Reading Rousseau’s “Social Contract”, Part 9 – civil and uncivil religions

As someone who knows almost nothing about Durkheim, I can say with absolutely no confidence that Rousseau’s view of religion is proto-Durkheimian, in that the objects of religious worship (‘gods’) are ultimately symbols of society and the social contract. Hence, he says, “a God was placed at the head of every political society…[and]…there were are many Gods as peoples….the provinces of the Gods were determined…by the frontiers of nations.” To put it another way, religion is naturally political, dealing with power, authority, and loyalty.

Consequently, there are roughly three dangers that Rousseau seems concerned to avoid.

  • One is the existence of multiple intolerant religions within society, each holding its own laws, and its own judgements about people’s relative worth, higher than any broader social laws. In such cases they form parasitic, or at unhealthy, ‘sub-societies’ within the larger society, dividing and thus weakening it by internal conflicts.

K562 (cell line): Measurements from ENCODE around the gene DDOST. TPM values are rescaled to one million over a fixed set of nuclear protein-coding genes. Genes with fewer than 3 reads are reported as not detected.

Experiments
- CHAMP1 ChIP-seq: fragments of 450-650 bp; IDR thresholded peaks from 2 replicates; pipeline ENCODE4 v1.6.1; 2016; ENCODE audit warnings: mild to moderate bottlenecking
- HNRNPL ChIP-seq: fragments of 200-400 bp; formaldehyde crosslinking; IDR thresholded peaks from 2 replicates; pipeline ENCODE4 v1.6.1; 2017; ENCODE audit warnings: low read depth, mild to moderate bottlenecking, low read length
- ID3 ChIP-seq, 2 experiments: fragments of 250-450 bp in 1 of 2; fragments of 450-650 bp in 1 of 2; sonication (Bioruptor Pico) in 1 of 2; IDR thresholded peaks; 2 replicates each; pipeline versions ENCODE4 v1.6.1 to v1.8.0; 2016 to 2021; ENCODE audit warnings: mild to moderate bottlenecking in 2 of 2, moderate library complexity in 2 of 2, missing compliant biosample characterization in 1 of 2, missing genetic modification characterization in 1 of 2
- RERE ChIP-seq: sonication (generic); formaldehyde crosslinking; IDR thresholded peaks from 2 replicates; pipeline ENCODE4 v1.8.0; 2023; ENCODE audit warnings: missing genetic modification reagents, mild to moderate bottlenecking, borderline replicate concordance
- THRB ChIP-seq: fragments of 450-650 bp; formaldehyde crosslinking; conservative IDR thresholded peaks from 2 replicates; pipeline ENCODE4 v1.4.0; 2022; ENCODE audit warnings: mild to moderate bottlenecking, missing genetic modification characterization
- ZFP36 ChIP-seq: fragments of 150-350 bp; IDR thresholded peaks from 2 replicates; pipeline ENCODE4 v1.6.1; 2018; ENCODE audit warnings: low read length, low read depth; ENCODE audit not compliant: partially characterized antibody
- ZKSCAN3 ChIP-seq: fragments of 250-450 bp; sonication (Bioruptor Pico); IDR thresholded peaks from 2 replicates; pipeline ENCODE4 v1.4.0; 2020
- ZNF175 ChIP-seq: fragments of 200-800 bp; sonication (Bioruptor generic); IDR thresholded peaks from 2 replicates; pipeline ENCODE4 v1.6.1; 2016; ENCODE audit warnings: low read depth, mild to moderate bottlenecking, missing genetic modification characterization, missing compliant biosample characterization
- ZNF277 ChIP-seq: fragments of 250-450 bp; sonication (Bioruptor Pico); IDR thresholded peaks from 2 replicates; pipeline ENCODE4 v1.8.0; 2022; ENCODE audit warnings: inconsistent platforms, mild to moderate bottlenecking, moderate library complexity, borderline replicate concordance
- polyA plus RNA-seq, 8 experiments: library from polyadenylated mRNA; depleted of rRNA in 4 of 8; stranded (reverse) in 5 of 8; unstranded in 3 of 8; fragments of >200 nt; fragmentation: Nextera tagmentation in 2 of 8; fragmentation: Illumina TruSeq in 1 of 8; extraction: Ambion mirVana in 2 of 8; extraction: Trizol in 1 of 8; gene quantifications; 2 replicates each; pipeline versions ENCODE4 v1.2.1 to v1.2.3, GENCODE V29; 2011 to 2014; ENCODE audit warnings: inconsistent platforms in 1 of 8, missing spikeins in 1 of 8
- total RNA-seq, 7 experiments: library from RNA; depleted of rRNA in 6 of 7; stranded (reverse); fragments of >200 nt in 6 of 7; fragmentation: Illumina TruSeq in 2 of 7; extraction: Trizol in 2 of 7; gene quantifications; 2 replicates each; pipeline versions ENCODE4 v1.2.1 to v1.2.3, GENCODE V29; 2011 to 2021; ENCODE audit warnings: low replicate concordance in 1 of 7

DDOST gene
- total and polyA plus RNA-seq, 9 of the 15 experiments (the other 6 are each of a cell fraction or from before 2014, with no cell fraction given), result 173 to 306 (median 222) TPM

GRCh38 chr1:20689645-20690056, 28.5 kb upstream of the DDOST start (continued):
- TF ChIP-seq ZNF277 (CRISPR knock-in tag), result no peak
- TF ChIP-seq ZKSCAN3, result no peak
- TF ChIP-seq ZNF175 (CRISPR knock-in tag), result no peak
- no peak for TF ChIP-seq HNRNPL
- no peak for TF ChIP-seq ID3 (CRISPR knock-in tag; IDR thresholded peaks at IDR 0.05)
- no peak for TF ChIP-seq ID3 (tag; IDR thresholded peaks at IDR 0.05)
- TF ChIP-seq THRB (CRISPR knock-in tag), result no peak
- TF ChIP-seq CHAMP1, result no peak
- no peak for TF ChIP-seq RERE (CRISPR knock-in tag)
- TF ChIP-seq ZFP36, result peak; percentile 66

• The second is the conquest of society by such a religious group, i.e. the domination of a group with its own interests and principles, that rivals or overrules the political authority. This again weaken society by giving people two conflicting authorities, and usurping the legitimate governmental forms.
  • Thirdly, though, Rousseau is hostile to even ‘un-worldly’ religions, those which reject no political rules or authority, precisely because they teach their followers to disdain worldly things and focus their attention on the afterlife, or personal enlightenment, or other such goals. Such a religion (which he identifies as the original Christianity of the Gospels) undermines people’s committment to, and enthusiasm to defend, their society and its laws.

What Rousseau advocates instead is the toleration of all religions which 1) tolerate other religions (in particular, not claiming that all infidels will burn), and 2) are consistent with ‘the civil profession of faith’: the existence of a providential God,  “the life to come, the happiness of the just, the punishment of sinners,” and “the sanctity of the social contract and the laws.”

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Reading Rousseau’s “Social Contract”, Part 8 – wealth, democracy, and the despised multitude

Ok, resuming this series after a short break. Today I want to talk about Rousseau’s approach to class and property; next post will probably say a bit about religion and censorship, and then the final one will be summarising and concluding and stuff.